Another hour later I had the third coat on and the next day sprayed it with the latex paint.  I got worried in the middle of this project.  I was expecting the look of my fireplace but I quickly had to let it go.  Because of the deep holes in the rock it was really hard to get a consistent coat of white primer and paint.  I never thought I would be able to get all of them.  This job was a lot harder than any I had done or ones that I have read about on other blogs like younghouselove.  Again, the difference was the fact that mine and theirs was brick.

My advice in painting a stone rock fireplace:  

  • Keep Priming.  With more coats you spray, the more covereage you will see.  There is no need to try to get them all in one coat.  Be throuough but let go of having to get them all in one coat.
  • Prepare yourself for more coats.
  • Embrace the imperfections.  This type of fireplace is not going to turn out crisp or modern.  I had to remind myself to stop comparing it.  This is rock.  A painted rock fireplace is going to look more cottagy than sleek.  Once I let go, I began to feel more confident and began to really love it.

The fireplace went from this:

To This:


Jane and TanyaIt looks so great with the girls decor!


Excuse the poor lighting.  We have not painted the walls or added back the vent covers but it already brightens the entire living room.  The walls have yet to be painted but this little house is starting to come to life.  Here are the steps we took for one coat

  1. Spray this kind of fireplace with a sprayer.  If you don’t have one purchase one for this project.  I promise you will use it again and again.  I also promise that it will save you so much time.  This the the sprayer that we purchased.  We actually got it on clearance at Lowes for $30.00.  We have used it to paint furniture, doors, trim, bookcases.  Its amazing and if you are a DIYer you will be glad you have it.  If not, buy it, use it and sell it on ebay or in a garage sale.  People like me would scoop up a tool like that without even thinking.
  2. Wear a bandana over your hair.  The little mist gets everywhere.  Oil based paint is a pain to get out.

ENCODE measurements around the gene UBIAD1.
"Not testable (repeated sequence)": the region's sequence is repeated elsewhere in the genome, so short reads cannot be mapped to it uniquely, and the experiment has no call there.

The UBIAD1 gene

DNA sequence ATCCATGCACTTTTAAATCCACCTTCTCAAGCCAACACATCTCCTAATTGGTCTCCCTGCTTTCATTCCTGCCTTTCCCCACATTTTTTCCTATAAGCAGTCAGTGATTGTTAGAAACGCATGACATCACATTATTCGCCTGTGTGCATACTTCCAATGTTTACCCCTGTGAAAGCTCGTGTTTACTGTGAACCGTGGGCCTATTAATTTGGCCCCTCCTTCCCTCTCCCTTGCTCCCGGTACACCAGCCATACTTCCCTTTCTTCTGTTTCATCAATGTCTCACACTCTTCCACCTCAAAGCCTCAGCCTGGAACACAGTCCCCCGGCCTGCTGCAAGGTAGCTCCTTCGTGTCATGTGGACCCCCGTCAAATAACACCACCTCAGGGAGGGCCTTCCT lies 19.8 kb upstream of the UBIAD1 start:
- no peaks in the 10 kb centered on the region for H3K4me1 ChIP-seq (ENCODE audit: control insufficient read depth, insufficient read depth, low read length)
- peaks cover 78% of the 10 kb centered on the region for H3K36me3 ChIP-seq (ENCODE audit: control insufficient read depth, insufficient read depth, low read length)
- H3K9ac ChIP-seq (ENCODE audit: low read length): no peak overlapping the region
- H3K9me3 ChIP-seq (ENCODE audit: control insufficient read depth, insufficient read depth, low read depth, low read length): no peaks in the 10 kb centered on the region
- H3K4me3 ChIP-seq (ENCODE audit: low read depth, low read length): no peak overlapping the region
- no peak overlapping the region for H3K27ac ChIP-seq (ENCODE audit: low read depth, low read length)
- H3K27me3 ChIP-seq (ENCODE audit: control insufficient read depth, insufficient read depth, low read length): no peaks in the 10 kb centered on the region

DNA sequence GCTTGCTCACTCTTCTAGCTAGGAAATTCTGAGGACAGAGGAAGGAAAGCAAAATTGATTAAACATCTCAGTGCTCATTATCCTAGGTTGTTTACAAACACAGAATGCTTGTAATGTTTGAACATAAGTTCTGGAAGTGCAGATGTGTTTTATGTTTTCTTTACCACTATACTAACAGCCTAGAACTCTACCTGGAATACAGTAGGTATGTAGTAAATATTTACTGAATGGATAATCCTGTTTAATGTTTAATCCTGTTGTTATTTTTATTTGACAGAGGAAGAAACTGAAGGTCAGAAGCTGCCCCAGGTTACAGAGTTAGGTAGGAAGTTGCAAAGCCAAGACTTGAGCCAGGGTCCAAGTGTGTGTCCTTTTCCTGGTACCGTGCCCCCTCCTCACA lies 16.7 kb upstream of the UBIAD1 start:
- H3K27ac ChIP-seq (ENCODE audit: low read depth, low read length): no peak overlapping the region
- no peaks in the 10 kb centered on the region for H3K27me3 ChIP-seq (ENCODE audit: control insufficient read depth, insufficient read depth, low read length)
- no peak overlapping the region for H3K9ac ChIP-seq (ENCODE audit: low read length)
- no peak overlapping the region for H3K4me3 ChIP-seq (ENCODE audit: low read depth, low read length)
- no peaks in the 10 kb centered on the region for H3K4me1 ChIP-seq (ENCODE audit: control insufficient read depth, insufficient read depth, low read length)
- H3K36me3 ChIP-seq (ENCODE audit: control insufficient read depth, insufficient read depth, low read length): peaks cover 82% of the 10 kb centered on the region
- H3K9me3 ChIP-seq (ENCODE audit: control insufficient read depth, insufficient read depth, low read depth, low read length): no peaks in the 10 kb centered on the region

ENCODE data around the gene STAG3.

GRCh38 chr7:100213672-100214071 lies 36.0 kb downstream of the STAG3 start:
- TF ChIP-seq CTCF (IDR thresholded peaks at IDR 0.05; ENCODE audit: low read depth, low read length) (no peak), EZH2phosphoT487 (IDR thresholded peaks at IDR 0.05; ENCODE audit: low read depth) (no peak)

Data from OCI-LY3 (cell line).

3. For each coat:
    1. Spray up an down first.  This gets a good coat on the front of the rocks and on the top and bottom edges of the rocks.  It also get a good coat on the mortar.
    2. Spray at an angle going left to right.  This gets the left sides of the rocks and gets the mortar at an angle.  The dark mortar is a bugger to cover.
    3. Spray at an angle going right to left.  This gets the right side of the rocks and gets the mortar at angle
  4. Repeat Primer three times (we used oil-based because this fireplace will be in action this winter.  I well used fireplace has smoke stains.  Oil based covers better)
  5. After last primer coat use a brush to get those impossible spots.  If a sprayer hasn’t covered them in three coats you can’t get it with a sprayer
  6. Paint the fireplace with Latex paint.  (we used Sherwin Williams Pure White thanks to Sherwin Williams 40% off sale last weekend.
  7. Stand back and enjoy your new fireplace.
note:  there is high heat paint for fireplaces if you want to use this.  We use our painted fireplace alot and didn’t need it.  I would use high heat paint if we decided to paint the firebox or fireplace door.  We are not so there was no need.  If that makes you feel more comfortable…high heat paint is out there for you.
Have any of you been humbled by a project that you felt confident to do at first?
Thanks for reading,